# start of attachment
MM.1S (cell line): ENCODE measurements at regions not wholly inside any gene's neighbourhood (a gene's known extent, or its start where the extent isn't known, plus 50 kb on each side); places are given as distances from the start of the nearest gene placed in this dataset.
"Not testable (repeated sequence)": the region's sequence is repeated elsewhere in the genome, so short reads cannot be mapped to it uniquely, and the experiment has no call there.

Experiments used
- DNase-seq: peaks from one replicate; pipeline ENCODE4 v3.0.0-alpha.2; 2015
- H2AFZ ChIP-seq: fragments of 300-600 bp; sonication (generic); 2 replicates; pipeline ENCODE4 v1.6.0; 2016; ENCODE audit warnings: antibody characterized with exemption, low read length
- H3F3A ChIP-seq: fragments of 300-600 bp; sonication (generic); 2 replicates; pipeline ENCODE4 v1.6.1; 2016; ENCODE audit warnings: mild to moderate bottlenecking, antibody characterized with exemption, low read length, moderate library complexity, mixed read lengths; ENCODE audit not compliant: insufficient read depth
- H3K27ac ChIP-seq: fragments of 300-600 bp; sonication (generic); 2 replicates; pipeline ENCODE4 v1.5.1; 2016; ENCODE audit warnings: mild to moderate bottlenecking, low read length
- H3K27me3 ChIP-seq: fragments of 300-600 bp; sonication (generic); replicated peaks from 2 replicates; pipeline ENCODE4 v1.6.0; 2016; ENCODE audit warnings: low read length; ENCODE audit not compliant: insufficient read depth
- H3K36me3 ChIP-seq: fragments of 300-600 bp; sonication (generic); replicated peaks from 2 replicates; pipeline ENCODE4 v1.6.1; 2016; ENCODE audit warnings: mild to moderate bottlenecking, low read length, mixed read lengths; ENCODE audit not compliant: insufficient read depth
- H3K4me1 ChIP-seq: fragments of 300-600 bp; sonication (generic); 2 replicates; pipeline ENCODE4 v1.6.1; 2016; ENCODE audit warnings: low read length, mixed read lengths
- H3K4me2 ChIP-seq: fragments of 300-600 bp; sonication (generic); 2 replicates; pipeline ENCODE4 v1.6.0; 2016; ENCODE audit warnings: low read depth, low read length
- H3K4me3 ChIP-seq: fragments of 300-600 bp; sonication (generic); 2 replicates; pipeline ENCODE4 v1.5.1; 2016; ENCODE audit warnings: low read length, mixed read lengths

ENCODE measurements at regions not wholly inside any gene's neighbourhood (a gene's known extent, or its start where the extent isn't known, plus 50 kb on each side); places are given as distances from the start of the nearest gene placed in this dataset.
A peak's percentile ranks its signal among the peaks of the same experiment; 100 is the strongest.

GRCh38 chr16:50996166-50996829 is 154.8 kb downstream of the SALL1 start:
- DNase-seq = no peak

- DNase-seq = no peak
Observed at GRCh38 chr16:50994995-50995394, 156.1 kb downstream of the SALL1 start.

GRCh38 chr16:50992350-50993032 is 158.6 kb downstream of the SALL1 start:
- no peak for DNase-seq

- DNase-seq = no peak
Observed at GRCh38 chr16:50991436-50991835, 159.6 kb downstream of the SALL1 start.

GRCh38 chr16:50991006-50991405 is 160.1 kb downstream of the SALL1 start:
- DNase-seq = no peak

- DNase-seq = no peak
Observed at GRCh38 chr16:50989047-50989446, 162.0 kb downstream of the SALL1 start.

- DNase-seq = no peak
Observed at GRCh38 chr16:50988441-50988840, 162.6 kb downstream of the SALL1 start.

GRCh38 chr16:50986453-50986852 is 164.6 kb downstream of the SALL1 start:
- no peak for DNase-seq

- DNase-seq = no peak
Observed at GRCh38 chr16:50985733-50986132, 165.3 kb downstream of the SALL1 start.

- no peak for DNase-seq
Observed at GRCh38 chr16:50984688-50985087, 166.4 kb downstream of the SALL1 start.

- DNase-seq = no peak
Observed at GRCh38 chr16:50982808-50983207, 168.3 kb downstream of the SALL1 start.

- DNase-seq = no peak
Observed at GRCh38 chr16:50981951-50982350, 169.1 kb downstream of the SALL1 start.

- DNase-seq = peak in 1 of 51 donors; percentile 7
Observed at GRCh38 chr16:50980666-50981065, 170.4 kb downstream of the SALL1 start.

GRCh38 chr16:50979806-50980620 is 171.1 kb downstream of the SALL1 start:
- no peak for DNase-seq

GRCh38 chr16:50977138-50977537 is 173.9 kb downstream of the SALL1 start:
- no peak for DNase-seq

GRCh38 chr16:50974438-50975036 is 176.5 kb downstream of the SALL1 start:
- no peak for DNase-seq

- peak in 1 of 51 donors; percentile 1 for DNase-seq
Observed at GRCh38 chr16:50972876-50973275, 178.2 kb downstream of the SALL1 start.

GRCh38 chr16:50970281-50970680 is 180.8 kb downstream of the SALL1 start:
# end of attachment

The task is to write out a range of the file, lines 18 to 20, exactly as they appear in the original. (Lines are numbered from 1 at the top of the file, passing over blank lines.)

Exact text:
Observed at GRCh38 chr16:50994995-50995394, 156.1 kb downstream of the SALL1 start.

GRCh38 chr16:50992350-50993032 is 158.6 kb downstream of the SALL1 start:
- no peak for DNase-seq